It appears that your browser may be outdated and performance may be limited. The My Study builder is best viewed with the latest internet browsers. However, if you’d prefer to use our standard form, you can access it below.
Diagnostic Salivary Cotinine ELISA Kit (FDA, CE Mark)
Salimetrics Assay #1-2112 (in vitro diagnostic use)
Salimetrics Salivary Cotinine ELISA provides researchers with a sensitive method to objectively quantify differences in individual cotinine levels (nicotine exposure), using an easy to collect, non-invasive saliva-sample. Validated for clinical use, and highly correlated with serum levels, Salimetrics Cotinine assay’s high-sensitivity distinguishes between active smokers, non-smokers, and recent second-hand smoke exposure. Cotinine, the most common biomarker for nicotine exposure analysis, and is primarily measured in smoking cessation studies, e-cigarette and public health research, and to assess second-hand smoke exposure in children. Companies may also evaluate salivary cotinine levels for tobacco use relative to employment, health, and life-insurance purposes. Cotinine is a preferred biomarker to evaluate tobacco use, because it maintains a half-life of up to 16-hours, as opposed to nicotine’s half-life of just several hours.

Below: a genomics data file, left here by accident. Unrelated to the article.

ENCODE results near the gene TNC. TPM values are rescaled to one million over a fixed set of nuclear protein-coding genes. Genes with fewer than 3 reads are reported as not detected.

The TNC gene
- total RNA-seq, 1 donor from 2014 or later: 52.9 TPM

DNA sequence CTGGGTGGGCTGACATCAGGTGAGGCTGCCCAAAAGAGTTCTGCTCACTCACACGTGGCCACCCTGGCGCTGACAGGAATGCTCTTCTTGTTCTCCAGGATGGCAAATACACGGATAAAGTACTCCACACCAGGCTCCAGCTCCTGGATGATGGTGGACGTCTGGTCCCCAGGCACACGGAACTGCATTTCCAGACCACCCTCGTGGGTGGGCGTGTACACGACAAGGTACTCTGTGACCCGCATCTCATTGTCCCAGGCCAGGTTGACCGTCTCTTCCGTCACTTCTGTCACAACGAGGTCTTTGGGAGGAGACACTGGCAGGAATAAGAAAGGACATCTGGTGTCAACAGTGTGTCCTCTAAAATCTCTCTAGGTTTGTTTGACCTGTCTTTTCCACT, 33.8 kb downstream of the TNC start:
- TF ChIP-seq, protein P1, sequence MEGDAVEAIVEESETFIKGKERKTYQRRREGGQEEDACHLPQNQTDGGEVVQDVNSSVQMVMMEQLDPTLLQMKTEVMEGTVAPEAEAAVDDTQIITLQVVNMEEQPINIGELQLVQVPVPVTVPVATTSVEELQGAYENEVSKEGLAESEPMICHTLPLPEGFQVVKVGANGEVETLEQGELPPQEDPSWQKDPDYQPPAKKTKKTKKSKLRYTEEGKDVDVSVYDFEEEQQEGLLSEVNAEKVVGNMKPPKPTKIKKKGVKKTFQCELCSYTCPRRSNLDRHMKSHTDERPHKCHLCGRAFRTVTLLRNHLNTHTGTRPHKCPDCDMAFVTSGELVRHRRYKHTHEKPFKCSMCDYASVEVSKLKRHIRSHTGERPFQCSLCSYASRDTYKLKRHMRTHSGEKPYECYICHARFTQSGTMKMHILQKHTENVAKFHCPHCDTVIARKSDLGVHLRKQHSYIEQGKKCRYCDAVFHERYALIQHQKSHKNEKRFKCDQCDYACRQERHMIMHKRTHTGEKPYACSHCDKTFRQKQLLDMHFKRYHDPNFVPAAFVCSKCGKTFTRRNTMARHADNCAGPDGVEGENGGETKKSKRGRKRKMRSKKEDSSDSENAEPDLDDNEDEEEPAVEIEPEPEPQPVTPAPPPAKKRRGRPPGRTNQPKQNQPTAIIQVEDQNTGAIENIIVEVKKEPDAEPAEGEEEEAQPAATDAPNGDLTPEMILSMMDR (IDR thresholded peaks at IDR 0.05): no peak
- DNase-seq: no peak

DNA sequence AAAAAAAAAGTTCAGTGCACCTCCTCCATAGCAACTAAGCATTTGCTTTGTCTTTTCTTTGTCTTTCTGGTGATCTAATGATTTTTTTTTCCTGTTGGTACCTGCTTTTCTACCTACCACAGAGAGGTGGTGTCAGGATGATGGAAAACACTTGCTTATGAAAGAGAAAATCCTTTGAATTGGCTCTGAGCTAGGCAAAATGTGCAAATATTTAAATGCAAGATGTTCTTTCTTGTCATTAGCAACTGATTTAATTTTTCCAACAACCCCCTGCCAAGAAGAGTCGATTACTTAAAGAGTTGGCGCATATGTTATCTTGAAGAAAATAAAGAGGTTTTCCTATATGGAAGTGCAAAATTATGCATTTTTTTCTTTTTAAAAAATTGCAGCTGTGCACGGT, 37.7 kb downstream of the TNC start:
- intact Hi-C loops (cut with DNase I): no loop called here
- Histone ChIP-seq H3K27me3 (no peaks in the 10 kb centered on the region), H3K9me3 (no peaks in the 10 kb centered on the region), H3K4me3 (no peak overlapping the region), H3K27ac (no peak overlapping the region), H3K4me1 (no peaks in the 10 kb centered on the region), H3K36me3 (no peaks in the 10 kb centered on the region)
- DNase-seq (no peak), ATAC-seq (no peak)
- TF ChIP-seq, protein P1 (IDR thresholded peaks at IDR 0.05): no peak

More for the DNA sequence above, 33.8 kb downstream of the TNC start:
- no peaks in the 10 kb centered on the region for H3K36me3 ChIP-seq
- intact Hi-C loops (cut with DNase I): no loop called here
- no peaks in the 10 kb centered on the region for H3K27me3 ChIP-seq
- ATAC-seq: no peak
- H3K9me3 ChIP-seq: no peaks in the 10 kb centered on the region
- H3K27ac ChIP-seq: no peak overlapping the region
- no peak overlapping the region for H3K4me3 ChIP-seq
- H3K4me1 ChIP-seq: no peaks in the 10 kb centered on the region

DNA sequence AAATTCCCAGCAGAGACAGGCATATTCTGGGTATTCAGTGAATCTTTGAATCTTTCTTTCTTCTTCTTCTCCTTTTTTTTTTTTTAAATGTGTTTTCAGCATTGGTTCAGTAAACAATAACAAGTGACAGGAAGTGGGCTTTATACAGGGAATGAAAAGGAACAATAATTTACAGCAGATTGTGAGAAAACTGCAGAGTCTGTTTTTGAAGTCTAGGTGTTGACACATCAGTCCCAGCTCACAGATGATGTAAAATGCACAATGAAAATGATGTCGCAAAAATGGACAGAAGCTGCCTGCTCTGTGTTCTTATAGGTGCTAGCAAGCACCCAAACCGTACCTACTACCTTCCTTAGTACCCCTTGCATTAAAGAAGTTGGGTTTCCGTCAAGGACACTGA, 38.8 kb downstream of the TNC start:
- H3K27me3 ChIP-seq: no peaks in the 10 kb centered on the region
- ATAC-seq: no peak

Van Vunakis, H., Tashkin, D.P., Rigas, B., et al. (1989). Relative sensitivity and specificity of salivary and serum cotinine in identifying tobacco-smoking status of self-reported non-smokers and smokers of tobacco and/or marijuana. Arch Environ Health, 44(1), 53-58.
Watts, R.R., Longone, J.J., Kinght, G.J., & Lewtas, J. (1990). Cotinine analytical workshop report: Consideration of analytical methods for determining cotinine in human body fluids as a measure of passive exposure to tobacco smoke. Environ Health Perspect, 84, 173-82.
Roche, D., Callai, F., Reungoat, P., & Momas, I. (2001). Adaptation of an enzyme immunoassay to assess urinary cotinine in nonsmokers exposed to tobacco smoke. Clin Chem, 47(5), 950-52.
Chard, T. (1990). An introduction to radioimmunoassay and related techniques (4th ed.). Amsterdam: Elsevier.
Granger, D.A., Blair, C., Willoughby, M., Kivlighan, K.T., Hibel, L.C., Fortunato, C.K., Wiegand, L.E., & The Family Life Project Investigators (2007). Individual differences in salivary cortisol and alpha-amylase in mothers and infants: Relation to tobacco smoke exposure. Dev Psychobiol, 49(7), 692-701.